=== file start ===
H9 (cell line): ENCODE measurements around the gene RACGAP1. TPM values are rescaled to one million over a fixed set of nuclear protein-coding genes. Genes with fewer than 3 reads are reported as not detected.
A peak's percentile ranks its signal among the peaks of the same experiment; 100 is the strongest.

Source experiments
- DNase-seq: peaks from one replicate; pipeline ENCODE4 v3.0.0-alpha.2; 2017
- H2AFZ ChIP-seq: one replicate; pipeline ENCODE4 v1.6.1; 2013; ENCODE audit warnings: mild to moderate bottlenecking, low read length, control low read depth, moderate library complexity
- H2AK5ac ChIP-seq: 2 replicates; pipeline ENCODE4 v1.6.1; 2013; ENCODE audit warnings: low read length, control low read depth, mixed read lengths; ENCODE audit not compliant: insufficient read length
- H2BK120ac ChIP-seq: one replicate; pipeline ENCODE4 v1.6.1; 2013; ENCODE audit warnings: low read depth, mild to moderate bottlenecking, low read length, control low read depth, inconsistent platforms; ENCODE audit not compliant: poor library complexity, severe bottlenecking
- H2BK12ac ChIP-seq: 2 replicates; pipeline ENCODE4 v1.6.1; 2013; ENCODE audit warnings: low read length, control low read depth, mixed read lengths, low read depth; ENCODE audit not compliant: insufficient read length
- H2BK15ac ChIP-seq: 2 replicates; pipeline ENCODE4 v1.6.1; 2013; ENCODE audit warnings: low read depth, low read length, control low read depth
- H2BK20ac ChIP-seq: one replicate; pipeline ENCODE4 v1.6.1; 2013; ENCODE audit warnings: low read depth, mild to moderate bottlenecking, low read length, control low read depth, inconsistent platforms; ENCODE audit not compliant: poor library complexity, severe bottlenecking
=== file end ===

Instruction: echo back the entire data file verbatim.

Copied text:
H9 (cell line): ENCODE measurements around the gene RACGAP1. TPM values are rescaled to one million over a fixed set of nuclear protein-coding genes. Genes with fewer than 3 reads are reported as not detected.
A peak's percentile ranks its signal among the peaks of the same experiment; 100 is the strongest.

Source experiments
- DNase-seq: peaks from one replicate; pipeline ENCODE4 v3.0.0-alpha.2; 2017
- H2AFZ ChIP-seq: one replicate; pipeline ENCODE4 v1.6.1; 2013; ENCODE audit warnings: mild to moderate bottlenecking, low read length, control low read depth, moderate library complexity
- H2AK5ac ChIP-seq: 2 replicates; pipeline ENCODE4 v1.6.1; 2013; ENCODE audit warnings: low read length, control low read depth, mixed read lengths; ENCODE audit not compliant: insufficient read length
- H2BK120ac ChIP-seq: one replicate; pipeline ENCODE4 v1.6.1; 2013; ENCODE audit warnings: low read depth, mild to moderate bottlenecking, low read length, control low read depth, inconsistent platforms; ENCODE audit not compliant: poor library complexity, severe bottlenecking
- H2BK12ac ChIP-seq: 2 replicates; pipeline ENCODE4 v1.6.1; 2013; ENCODE audit warnings: low read length, control low read depth, mixed read lengths, low read depth; ENCODE audit not compliant: insufficient read length
- H2BK15ac ChIP-seq: 2 replicates; pipeline ENCODE4 v1.6.1; 2013; ENCODE audit warnings: low read depth, low read length, control low read depth
- H2BK20ac ChIP-seq: one replicate; pipeline ENCODE4 v1.6.1; 2013; ENCODE audit warnings: low read depth, mild to moderate bottlenecking, low read length, control low read depth, inconsistent platforms; ENCODE audit not compliant: poor library complexity, severe bottlenecking